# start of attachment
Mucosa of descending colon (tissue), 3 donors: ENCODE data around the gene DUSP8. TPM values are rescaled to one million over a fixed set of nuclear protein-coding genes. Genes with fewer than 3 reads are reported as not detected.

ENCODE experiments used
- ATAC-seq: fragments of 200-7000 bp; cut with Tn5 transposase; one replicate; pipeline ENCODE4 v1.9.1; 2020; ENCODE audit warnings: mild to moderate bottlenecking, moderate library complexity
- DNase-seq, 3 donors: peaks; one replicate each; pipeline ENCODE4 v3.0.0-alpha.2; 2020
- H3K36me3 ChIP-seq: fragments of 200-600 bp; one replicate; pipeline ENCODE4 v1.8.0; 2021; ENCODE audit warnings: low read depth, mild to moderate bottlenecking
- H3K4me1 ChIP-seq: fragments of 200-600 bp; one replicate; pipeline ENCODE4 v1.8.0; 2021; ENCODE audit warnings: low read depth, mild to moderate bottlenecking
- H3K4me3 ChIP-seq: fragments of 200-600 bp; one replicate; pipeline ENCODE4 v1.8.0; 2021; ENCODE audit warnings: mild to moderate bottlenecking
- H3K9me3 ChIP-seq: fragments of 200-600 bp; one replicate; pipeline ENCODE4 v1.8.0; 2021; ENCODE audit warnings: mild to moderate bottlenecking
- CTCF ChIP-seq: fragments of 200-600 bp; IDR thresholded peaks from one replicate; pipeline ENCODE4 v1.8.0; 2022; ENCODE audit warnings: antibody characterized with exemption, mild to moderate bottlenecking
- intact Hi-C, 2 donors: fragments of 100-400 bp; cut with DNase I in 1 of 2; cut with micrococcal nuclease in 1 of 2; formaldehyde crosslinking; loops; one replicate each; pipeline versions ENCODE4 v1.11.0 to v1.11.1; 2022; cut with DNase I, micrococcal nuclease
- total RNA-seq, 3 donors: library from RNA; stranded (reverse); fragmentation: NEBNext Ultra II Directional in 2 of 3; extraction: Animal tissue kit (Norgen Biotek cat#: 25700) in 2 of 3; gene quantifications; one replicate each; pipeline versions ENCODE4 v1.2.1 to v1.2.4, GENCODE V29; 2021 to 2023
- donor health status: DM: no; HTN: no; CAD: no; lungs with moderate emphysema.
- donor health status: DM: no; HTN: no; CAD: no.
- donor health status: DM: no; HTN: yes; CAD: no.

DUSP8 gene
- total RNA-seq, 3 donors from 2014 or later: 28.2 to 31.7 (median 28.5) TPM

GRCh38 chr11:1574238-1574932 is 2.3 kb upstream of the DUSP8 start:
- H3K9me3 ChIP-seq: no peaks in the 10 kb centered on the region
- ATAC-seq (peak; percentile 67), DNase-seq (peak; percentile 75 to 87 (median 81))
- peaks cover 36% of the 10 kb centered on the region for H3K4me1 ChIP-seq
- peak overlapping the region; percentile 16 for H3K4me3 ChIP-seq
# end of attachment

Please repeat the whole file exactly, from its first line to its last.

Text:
Mucosa of descending colon (tissue), 3 donors: ENCODE data around the gene DUSP8. TPM values are rescaled to one million over a fixed set of nuclear protein-coding genes. Genes with fewer than 3 reads are reported as not detected.

ENCODE experiments used
- ATAC-seq: fragments of 200-7000 bp; cut with Tn5 transposase; one replicate; pipeline ENCODE4 v1.9.1; 2020; ENCODE audit warnings: mild to moderate bottlenecking, moderate library complexity
- DNase-seq, 3 donors: peaks; one replicate each; pipeline ENCODE4 v3.0.0-alpha.2; 2020
- H3K36me3 ChIP-seq: fragments of 200-600 bp; one replicate; pipeline ENCODE4 v1.8.0; 2021; ENCODE audit warnings: low read depth, mild to moderate bottlenecking
- H3K4me1 ChIP-seq: fragments of 200-600 bp; one replicate; pipeline ENCODE4 v1.8.0; 2021; ENCODE audit warnings: low read depth, mild to moderate bottlenecking
- H3K4me3 ChIP-seq: fragments of 200-600 bp; one replicate; pipeline ENCODE4 v1.8.0; 2021; ENCODE audit warnings: mild to moderate bottlenecking
- H3K9me3 ChIP-seq: fragments of 200-600 bp; one replicate; pipeline ENCODE4 v1.8.0; 2021; ENCODE audit warnings: mild to moderate bottlenecking
- CTCF ChIP-seq: fragments of 200-600 bp; IDR thresholded peaks from one replicate; pipeline ENCODE4 v1.8.0; 2022; ENCODE audit warnings: antibody characterized with exemption, mild to moderate bottlenecking
- intact Hi-C, 2 donors: fragments of 100-400 bp; cut with DNase I in 1 of 2; cut with micrococcal nuclease in 1 of 2; formaldehyde crosslinking; loops; one replicate each; pipeline versions ENCODE4 v1.11.0 to v1.11.1; 2022; cut with DNase I, micrococcal nuclease
- total RNA-seq, 3 donors: library from RNA; stranded (reverse); fragmentation: NEBNext Ultra II Directional in 2 of 3; extraction: Animal tissue kit (Norgen Biotek cat#: 25700) in 2 of 3; gene quantifications; one replicate each; pipeline versions ENCODE4 v1.2.1 to v1.2.4, GENCODE V29; 2021 to 2023
- donor health status: DM: no; HTN: no; CAD: no; lungs with moderate emphysema.
- donor health status: DM: no; HTN: no; CAD: no.
- donor health status: DM: no; HTN: yes; CAD: no.

DUSP8 gene
- total RNA-seq, 3 donors from 2014 or later: 28.2 to 31.7 (median 28.5) TPM

GRCh38 chr11:1574238-1574932 is 2.3 kb upstream of the DUSP8 start:
- H3K9me3 ChIP-seq: no peaks in the 10 kb centered on the region
- ATAC-seq (peak; percentile 67), DNase-seq (peak; percentile 75 to 87 (median 81))
- peaks cover 36% of the 10 kb centered on the region for H3K4me1 ChIP-seq
- peak overlapping the region; percentile 16 for H3K4me3 ChIP-seq